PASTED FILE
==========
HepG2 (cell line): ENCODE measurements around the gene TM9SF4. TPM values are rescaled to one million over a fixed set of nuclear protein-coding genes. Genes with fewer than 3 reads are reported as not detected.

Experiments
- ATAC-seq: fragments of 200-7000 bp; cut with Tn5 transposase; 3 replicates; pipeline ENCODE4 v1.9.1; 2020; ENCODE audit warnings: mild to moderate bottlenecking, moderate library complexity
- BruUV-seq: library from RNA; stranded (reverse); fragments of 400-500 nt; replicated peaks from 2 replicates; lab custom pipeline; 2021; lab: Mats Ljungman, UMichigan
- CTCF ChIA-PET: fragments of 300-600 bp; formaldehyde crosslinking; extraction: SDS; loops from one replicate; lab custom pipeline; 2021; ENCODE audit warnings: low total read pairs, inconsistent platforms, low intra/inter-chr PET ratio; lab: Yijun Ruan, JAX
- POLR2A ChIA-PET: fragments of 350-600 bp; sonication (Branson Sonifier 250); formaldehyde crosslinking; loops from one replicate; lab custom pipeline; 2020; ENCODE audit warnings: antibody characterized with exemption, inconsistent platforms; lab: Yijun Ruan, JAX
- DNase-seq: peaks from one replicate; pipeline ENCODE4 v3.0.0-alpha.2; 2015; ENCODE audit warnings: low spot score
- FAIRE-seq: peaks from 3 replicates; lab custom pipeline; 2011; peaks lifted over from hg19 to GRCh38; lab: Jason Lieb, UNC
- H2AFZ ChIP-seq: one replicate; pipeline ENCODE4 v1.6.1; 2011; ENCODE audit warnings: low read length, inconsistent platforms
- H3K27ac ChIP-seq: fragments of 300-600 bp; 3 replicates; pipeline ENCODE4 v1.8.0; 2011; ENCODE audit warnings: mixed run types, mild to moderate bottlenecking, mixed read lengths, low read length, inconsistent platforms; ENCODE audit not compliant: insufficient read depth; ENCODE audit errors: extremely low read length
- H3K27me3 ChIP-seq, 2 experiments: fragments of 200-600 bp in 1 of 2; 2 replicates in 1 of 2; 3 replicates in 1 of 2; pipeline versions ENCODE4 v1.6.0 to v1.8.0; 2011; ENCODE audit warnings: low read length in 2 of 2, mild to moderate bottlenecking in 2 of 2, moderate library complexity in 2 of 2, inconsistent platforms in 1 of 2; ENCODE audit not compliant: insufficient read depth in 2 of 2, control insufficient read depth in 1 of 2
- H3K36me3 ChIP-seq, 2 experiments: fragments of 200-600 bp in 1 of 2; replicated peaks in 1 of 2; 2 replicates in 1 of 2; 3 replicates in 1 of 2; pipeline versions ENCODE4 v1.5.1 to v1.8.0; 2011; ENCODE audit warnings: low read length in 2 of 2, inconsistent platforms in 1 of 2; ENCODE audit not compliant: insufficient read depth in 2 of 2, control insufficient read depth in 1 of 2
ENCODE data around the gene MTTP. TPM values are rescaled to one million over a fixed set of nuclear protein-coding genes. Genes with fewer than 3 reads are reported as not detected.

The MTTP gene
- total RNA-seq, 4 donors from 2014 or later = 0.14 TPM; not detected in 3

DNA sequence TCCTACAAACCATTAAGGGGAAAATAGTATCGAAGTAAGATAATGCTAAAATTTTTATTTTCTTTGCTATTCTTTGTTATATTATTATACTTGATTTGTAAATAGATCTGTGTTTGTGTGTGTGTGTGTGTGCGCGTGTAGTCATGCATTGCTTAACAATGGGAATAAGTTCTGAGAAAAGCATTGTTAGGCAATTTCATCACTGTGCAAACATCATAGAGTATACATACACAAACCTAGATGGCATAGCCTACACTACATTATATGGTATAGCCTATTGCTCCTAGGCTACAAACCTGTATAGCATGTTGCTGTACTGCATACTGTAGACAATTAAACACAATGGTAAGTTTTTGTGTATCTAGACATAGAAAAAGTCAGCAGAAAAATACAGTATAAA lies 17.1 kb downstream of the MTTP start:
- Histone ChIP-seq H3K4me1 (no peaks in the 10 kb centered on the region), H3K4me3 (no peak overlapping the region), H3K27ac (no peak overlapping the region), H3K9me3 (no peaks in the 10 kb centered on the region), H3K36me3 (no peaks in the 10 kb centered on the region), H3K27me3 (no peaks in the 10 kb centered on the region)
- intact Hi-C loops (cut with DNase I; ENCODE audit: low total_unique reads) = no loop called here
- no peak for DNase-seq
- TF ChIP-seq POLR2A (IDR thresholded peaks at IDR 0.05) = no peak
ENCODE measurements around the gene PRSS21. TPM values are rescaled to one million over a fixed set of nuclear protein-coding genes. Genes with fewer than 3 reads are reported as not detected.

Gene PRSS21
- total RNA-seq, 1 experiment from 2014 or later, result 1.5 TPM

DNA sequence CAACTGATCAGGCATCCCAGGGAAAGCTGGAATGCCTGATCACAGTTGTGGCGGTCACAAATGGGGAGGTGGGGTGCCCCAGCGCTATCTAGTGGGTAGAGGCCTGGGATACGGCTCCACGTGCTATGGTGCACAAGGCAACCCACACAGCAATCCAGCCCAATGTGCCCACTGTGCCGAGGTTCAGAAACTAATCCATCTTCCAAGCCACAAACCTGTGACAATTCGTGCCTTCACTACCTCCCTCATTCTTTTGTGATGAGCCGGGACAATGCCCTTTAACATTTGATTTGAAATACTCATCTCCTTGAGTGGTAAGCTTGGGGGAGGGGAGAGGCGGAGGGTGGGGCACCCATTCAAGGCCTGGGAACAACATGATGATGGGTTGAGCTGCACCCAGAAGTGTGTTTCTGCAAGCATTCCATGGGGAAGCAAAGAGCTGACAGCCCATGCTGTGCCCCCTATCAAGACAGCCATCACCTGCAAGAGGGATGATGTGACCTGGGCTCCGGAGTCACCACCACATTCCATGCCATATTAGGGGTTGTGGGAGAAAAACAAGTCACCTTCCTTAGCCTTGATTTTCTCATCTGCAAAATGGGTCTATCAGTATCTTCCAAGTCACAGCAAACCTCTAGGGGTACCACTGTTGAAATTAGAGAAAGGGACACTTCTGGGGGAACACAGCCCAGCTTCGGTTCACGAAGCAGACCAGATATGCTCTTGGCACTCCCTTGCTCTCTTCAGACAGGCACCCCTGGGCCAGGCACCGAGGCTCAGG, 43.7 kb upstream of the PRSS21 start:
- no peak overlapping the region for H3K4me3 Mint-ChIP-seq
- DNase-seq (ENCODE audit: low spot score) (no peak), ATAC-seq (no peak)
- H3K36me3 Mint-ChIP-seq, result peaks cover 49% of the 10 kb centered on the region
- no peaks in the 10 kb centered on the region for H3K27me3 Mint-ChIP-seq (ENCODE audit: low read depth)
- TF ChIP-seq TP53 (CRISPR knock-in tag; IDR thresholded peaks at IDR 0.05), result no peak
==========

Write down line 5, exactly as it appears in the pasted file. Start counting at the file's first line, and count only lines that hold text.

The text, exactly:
- CTCF ChIA-PET: fragments of 300-600 bp; formaldehyde crosslinking; extraction: SDS; loops from one replicate; lab custom pipeline; 2021; ENCODE audit warnings: low total read pairs, inconsistent platforms, low intra/inter-chr PET ratio; lab: Yijun Ruan, JAX